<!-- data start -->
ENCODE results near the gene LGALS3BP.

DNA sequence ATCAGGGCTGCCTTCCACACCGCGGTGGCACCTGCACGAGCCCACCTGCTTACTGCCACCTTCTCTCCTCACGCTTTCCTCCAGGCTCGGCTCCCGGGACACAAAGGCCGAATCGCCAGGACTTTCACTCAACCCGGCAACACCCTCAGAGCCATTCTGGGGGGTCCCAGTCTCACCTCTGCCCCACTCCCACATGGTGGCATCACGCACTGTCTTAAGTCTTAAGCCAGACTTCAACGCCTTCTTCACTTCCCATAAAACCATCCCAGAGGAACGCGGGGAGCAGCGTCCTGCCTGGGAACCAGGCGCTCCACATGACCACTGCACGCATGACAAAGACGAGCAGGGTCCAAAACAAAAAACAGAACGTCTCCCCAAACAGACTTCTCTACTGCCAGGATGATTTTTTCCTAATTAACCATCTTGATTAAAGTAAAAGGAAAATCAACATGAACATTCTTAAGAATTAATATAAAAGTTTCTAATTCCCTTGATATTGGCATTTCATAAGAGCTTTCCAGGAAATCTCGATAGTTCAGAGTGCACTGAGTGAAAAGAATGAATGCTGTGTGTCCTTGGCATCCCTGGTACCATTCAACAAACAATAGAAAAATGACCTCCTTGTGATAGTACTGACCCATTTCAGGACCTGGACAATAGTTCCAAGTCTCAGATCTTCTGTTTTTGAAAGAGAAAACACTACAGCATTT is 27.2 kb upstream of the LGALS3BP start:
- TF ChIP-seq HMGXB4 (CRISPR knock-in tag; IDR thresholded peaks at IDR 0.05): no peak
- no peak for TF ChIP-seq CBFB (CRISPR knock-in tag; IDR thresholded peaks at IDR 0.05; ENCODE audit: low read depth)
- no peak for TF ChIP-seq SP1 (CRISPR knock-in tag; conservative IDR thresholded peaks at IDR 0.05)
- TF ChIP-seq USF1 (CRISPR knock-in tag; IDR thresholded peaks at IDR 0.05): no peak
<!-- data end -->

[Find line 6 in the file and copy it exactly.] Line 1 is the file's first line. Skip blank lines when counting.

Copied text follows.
- TF ChIP-seq USF1 (CRISPR knock-in tag; IDR thresholded peaks at IDR 0.05): no peak